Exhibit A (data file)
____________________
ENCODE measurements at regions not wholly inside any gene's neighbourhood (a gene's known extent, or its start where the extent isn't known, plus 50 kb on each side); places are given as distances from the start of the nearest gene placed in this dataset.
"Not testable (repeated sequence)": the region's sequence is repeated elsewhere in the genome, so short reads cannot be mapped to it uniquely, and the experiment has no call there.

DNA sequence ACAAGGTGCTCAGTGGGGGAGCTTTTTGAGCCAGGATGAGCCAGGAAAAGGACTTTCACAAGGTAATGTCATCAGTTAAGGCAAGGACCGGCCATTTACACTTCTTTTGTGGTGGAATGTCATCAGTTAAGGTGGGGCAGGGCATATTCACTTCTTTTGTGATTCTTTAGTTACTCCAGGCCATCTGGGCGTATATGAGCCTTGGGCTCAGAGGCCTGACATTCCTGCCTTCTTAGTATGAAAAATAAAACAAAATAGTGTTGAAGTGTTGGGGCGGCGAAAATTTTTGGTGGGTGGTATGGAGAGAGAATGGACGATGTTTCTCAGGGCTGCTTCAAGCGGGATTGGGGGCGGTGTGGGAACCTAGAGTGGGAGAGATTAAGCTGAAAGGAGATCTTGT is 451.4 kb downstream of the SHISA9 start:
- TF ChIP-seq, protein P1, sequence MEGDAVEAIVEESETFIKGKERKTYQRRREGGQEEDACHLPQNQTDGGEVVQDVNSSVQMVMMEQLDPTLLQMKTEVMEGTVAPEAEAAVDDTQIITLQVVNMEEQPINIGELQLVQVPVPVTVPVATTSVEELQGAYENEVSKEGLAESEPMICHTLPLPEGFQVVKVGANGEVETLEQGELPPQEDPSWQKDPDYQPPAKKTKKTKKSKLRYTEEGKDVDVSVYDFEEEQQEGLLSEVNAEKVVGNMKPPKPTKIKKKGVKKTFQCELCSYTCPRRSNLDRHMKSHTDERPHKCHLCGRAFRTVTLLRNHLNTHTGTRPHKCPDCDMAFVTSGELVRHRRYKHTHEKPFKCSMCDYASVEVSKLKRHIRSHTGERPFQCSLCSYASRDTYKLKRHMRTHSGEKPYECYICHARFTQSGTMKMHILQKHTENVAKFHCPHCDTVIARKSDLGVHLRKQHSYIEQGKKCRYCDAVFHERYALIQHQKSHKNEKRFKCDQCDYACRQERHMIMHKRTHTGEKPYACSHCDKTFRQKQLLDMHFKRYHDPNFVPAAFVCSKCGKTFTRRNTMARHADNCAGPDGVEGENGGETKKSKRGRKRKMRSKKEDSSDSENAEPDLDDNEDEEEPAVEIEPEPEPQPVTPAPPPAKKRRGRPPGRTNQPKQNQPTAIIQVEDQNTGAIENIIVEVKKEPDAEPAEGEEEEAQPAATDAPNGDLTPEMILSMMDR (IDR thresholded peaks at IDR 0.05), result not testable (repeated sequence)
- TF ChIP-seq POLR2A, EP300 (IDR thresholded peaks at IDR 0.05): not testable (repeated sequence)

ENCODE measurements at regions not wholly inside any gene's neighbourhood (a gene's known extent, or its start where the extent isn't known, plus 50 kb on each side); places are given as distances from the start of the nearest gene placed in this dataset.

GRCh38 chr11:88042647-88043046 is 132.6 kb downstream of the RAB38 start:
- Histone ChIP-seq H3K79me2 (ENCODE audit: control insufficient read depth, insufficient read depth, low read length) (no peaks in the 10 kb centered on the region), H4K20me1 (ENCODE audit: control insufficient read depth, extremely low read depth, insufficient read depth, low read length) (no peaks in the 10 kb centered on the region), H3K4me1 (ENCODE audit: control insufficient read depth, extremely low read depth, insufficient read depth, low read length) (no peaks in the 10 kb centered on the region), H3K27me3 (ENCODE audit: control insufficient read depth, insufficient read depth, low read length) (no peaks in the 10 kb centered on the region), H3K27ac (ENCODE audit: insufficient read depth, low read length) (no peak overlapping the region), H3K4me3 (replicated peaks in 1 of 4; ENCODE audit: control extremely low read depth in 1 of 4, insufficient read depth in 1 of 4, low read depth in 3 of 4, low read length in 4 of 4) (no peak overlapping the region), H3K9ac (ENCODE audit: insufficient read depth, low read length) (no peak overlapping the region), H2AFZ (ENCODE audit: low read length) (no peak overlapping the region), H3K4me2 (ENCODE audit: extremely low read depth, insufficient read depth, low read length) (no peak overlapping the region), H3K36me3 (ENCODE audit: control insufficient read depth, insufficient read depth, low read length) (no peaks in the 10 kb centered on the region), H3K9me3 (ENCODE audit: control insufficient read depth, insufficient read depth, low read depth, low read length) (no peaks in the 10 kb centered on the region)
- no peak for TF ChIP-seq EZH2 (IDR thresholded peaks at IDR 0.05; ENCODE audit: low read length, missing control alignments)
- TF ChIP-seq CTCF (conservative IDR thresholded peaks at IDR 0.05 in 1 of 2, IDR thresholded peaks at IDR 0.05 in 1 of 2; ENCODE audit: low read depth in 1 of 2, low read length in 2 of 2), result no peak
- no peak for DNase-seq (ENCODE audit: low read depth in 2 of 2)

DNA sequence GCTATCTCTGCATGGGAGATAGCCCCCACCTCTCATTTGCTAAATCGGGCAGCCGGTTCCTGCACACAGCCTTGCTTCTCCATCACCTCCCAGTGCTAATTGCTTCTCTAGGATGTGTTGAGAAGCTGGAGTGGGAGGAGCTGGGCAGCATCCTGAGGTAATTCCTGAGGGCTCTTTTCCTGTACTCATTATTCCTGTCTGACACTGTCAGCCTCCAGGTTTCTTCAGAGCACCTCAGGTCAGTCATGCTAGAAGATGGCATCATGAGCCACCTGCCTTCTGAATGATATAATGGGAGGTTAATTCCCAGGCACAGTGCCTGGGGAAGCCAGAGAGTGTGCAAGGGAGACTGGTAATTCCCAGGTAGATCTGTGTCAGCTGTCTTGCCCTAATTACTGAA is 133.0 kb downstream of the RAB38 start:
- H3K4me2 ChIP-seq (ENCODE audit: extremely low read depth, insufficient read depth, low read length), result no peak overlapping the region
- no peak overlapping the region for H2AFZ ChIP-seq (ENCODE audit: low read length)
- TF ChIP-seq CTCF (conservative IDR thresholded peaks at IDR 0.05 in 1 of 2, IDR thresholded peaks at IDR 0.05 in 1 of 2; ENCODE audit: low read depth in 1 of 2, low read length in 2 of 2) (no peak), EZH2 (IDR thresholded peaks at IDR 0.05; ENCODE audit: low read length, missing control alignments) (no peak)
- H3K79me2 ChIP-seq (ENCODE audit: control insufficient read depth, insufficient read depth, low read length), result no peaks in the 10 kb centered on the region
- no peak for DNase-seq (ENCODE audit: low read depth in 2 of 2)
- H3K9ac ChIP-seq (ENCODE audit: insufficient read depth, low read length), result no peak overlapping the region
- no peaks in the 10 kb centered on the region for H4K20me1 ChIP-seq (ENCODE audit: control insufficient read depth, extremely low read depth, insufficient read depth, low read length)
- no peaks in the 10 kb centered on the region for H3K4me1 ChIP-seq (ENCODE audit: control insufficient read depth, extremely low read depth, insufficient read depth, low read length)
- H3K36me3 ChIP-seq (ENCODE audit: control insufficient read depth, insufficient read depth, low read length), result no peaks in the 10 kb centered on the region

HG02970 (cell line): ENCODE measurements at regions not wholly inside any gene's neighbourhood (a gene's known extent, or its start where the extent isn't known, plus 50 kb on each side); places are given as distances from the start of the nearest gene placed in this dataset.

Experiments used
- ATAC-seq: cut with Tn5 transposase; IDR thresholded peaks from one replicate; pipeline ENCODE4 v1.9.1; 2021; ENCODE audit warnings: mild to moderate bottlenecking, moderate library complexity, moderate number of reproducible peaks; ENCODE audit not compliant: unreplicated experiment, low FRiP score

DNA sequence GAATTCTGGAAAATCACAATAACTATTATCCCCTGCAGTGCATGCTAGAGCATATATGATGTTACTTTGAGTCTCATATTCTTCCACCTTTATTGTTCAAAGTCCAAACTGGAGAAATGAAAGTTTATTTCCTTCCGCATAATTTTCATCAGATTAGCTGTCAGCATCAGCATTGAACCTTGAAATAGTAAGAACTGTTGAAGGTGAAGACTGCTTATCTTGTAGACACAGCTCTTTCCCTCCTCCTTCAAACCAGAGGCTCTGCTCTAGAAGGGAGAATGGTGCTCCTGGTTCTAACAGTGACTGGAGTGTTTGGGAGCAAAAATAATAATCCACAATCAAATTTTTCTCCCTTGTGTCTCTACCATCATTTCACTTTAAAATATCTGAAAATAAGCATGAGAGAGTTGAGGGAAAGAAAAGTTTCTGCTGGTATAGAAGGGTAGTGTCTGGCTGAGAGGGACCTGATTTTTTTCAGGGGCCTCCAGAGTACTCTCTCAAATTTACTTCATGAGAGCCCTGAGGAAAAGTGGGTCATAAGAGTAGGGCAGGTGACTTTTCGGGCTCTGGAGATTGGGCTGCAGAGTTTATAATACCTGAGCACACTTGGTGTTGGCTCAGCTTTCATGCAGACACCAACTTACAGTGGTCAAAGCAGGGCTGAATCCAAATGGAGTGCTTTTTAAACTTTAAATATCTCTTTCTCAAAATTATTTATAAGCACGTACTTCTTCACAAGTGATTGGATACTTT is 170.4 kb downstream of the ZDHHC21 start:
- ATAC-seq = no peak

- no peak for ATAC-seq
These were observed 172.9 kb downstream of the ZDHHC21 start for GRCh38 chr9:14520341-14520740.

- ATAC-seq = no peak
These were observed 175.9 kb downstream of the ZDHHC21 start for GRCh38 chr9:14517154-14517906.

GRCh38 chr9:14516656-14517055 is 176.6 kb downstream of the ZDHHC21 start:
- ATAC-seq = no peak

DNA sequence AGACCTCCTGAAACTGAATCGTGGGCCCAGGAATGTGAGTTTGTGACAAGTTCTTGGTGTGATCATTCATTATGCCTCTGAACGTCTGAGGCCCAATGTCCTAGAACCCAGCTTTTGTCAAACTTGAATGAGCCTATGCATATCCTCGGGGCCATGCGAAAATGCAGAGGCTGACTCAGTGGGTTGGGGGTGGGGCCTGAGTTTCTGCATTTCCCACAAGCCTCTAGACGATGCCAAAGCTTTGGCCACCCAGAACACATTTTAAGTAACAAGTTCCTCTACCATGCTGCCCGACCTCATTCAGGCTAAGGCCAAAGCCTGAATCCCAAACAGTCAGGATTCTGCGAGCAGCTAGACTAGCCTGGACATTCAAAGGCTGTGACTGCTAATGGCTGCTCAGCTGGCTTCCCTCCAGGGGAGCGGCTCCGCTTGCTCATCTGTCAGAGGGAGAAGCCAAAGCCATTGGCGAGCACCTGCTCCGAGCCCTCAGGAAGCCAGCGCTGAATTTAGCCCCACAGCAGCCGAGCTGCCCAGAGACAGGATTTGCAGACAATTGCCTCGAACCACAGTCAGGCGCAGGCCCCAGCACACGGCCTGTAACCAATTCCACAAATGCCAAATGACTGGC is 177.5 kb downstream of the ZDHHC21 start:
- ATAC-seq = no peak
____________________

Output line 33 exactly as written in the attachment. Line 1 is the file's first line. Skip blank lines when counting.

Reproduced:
DNA sequence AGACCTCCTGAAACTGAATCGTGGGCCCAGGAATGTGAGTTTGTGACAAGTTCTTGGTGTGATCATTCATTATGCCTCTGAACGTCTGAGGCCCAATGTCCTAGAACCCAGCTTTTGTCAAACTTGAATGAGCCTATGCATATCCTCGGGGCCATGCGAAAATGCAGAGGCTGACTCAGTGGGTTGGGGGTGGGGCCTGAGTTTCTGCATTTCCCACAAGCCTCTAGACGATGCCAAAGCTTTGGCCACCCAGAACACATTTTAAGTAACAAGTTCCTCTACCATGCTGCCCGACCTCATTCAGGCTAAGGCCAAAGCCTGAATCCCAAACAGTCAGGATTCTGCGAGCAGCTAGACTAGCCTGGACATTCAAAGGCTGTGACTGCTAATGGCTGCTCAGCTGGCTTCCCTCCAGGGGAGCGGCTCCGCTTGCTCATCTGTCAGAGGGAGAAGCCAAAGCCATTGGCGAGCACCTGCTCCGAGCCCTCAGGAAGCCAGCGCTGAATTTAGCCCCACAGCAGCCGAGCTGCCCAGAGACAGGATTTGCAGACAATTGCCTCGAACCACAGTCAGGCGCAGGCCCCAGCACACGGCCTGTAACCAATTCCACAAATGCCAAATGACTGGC is 177.5 kb downstream of the ZDHHC21 start: